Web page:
Recent Listen: The Dead and the Gone

6 01 2012

The Dead and the Gone by Susan Beth Pfeffer

This is the second book in Pfeffer’s “The Last Survivors” trilogy, which began with Life As We Knew It.  Both books describe the aftermath of a terrible disaster in which the moon is struck by a meteor and knocked out of its orbit.  When the moon shifts, terrible events begin taking place on Earth, from giant tsunamis, to earthquakes and volcanic eruptions.

In Life As We Knew It, the action follows a teen named Miranda and her family in rural Pennsylvania as they deal with the disaster and its various consequences, such as lack of communication, sporadic electricity, and outbreaks of illness.  In The Dead and The Gone the action moves to New York City, where high school junior Alex Morales and his family must deal with these same issues, but in a very different environment.  Alex and his two sisters have been separated from the rest of their family by the catastrophe – their mother, a nurse, was called in to work following the disaster and never returned, and their father was stranded (or possibly killed) by a tsunami in Puerto Rico where he had gone to attend a funeral.

Now Alex must take responsibility for his sisters, twelve-year-old Julie and fourteen-year-old Bri, as resources in the city begin to dwindle and humanity crumbles around them.  It becomes more and more clear that Alex must find a way out of the city before it is too late for his family.

Pfeffer has begun this series with a fascinating premise, but what makes the books such page-turners are the realistic characters she places in this extraordinary situation.  The reader quickly identifies with Miranda and Alex and wants to see them survive.  It’s also interesting to read how different people react to such an earth-shattering event in such different ways.

I’m looking forward to reading (or listening) to the final book in the trilogy, This World We Live In, which will tie the two previous stories together.  I listened to both of the first two books on audio.  It was strange to be walking or driving in the sunshine while listening to stories in which the characters are dealing with frigid temperatures and little or no heat, but the audio versions were both well done.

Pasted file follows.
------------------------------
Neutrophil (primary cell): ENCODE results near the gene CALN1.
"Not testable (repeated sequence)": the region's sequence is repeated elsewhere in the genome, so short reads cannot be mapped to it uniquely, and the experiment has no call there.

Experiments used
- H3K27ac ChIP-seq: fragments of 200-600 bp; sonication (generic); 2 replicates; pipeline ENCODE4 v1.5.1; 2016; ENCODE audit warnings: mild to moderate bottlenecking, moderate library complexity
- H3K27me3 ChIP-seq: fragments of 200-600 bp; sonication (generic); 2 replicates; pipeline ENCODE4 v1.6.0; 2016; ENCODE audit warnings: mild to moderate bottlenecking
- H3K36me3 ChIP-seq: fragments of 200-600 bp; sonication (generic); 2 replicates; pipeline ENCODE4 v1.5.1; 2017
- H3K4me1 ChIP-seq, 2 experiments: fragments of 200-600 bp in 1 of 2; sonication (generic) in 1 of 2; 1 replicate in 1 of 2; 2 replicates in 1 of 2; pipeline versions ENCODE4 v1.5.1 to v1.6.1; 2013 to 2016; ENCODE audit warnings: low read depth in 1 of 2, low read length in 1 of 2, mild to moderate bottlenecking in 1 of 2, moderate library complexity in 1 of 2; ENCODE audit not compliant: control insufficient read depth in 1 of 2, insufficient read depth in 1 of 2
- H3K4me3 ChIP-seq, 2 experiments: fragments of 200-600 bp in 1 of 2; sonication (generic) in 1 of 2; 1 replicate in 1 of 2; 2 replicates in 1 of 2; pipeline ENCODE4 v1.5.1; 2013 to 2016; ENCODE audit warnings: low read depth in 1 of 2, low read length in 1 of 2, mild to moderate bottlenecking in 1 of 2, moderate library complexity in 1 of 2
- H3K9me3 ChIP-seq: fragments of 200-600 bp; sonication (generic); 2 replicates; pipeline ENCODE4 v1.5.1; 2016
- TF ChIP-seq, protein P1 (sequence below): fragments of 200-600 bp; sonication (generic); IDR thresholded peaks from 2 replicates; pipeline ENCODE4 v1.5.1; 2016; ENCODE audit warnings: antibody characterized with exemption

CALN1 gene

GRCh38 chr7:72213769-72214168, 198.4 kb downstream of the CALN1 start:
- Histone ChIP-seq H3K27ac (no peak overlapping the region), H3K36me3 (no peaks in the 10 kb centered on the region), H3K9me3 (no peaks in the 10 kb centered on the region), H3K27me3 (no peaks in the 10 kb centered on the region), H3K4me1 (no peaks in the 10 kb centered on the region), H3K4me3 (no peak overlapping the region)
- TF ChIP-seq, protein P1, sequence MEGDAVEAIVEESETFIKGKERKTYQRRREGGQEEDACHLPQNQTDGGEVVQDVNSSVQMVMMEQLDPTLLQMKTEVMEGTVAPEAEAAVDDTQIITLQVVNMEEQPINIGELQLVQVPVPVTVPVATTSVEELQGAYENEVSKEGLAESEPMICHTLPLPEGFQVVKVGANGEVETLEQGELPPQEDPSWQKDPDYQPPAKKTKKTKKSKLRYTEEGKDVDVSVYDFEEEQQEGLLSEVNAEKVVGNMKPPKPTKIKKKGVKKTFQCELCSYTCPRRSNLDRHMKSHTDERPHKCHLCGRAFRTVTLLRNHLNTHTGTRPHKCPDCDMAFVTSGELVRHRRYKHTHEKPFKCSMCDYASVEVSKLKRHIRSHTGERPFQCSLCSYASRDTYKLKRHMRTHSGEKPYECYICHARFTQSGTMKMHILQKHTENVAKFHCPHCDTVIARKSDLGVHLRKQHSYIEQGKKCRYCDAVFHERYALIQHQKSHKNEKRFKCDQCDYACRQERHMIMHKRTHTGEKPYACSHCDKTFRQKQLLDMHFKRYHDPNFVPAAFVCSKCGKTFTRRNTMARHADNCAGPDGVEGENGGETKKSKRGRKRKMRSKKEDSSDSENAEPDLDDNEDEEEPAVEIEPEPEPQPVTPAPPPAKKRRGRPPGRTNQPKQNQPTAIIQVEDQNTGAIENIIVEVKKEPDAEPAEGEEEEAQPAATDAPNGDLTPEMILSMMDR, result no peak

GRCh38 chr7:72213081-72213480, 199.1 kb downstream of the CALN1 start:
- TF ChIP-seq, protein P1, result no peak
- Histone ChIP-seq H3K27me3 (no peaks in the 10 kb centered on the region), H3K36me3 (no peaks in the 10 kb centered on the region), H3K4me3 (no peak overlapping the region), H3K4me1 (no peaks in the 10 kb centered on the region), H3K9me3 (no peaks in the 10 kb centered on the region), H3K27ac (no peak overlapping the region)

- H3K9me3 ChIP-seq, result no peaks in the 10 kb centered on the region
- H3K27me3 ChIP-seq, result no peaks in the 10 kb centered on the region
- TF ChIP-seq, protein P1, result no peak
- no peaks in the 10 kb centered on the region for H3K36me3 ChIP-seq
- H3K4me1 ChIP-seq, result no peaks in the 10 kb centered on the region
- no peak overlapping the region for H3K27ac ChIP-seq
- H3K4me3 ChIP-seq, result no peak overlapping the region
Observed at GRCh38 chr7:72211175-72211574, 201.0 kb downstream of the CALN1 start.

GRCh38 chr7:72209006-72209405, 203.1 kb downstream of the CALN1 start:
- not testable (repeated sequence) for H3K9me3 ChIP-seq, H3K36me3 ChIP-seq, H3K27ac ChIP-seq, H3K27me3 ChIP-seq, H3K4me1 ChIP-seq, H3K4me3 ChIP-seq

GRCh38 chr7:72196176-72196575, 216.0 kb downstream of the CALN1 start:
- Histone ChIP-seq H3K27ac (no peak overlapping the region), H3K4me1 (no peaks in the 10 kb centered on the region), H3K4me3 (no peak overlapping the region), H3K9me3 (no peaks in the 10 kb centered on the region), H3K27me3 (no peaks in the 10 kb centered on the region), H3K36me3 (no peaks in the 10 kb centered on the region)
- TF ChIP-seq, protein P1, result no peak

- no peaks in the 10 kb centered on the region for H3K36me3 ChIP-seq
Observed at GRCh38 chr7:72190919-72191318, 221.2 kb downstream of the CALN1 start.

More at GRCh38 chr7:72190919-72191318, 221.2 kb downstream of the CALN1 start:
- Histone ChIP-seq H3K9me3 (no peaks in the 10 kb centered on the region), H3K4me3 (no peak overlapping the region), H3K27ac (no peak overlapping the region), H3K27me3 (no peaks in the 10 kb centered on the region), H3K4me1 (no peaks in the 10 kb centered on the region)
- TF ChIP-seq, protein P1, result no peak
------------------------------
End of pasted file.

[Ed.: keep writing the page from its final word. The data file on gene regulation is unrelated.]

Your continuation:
Recent Listen: Heist Society

13 05 2011

I’ve had Ally Carter’s Gallagher Girls series on my list of books I want to read for a while now.  They look like really fun books.  However, with so many books on that “to be read” list, it’s hard for me to commit to a series.  So, I was really glad to see that Carter had written a stand-alone book, Heist Society, which looked equally as fun.  (Although now, it turns out it’s just the first in another series, since a sequel is coming out next month.)

Heist Society did turn out to be really fun.  I listened to the audiobook, read by Angela Dawe.

Katarina Bishop is a fifteen-year-old who has grown up in a family of art thieves.  She’s tried to leave the family business behind by enrolling at an exclusive boarding school.  However, her time there is cut short when a dangerous Italian mobster accuses her father of stealing his collection of priceless paintings.  Even though all the adults around her warn her to stay out of the situation, Katarina knows she is the only one who can prove her father’s innocence.  So she enlists an all-teen crew (including a couple of possible love interests) to break into a museum with a state-of-the-art security system to steal the mobster’s paintings back.

While on the surface this book was just another light YA read, it also delved deeper with Kat’s family dynamics.  Kat struggles to find a balance between her own independence and her loyalty to her family, which she discovers isn’t always defined by DNA.  The book was a little bit coming-of-age tale, a little bit mystery, a little bit comedy, a little bit romance, and a little bit crime caper.  All those little bits added up to a total pleasure to read (or listen to, in my case).

Recent Listen: The Red Blazer Girls #1

19 07 2010